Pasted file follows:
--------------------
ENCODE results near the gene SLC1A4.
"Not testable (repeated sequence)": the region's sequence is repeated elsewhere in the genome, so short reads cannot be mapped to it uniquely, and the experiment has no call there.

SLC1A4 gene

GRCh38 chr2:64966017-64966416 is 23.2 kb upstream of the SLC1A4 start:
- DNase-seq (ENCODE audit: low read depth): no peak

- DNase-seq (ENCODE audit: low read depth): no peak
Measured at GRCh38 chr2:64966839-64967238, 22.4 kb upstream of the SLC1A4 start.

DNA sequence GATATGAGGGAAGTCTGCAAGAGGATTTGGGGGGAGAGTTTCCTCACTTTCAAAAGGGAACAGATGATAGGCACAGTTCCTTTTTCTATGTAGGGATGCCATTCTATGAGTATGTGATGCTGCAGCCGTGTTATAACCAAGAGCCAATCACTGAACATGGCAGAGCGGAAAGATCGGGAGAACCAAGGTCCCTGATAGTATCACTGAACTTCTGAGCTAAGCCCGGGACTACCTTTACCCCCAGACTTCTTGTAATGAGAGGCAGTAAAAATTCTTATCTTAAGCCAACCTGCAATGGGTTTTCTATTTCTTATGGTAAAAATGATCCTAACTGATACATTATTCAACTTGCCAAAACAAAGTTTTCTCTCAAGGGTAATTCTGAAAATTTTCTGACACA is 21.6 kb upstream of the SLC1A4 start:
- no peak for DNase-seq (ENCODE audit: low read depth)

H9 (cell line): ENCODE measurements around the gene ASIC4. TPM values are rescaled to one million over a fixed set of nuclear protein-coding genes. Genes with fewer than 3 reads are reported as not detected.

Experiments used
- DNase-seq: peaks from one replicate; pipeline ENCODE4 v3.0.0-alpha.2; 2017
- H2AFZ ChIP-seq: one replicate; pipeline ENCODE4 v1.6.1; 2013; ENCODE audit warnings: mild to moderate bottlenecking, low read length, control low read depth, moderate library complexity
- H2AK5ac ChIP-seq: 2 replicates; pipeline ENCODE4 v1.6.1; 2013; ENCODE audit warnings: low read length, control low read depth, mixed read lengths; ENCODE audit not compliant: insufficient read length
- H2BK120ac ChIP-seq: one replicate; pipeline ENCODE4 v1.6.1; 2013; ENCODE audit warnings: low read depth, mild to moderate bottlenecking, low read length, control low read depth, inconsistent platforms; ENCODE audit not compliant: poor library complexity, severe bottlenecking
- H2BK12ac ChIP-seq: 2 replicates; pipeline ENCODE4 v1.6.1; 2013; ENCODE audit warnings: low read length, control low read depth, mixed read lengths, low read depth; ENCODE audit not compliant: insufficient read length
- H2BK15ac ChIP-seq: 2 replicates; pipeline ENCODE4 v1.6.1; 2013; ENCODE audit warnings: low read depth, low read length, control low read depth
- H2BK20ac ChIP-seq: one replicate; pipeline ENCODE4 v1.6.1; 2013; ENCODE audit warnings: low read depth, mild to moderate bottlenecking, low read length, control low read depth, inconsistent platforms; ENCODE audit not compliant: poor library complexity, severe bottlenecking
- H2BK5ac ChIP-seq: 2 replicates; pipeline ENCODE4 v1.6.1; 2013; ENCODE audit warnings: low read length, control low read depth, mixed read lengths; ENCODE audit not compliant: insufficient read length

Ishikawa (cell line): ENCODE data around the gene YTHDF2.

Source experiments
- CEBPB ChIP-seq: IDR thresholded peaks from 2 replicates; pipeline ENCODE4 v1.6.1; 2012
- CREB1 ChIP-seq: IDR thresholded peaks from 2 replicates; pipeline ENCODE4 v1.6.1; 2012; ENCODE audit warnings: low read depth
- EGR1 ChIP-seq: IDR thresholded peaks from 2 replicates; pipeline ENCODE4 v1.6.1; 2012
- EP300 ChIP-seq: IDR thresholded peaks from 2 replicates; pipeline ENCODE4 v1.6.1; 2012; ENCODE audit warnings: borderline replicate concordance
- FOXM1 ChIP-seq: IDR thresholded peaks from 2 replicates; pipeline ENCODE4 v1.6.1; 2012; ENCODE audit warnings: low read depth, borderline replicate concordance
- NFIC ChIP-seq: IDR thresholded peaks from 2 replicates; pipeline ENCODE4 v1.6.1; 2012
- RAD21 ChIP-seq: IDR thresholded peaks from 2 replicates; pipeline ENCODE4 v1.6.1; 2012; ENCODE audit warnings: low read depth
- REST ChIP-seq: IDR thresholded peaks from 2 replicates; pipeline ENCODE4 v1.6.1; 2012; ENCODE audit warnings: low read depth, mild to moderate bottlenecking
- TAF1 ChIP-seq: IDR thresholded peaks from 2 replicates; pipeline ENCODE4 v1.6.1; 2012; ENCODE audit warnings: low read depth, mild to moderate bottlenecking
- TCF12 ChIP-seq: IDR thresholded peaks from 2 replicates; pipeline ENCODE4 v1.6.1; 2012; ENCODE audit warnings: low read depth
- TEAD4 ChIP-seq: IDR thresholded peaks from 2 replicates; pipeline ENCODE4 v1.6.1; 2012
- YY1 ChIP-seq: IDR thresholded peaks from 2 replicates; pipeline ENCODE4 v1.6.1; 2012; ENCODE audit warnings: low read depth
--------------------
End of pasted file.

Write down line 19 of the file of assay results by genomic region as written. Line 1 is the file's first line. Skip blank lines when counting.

- H2BK5ac ChIP-seq: 2 replicates; pipeline ENCODE4 v1.6.1; 2013; ENCODE audit warnings: low read length, control low read depth, mixed read lengths; ENCODE audit not compliant: insufficient read length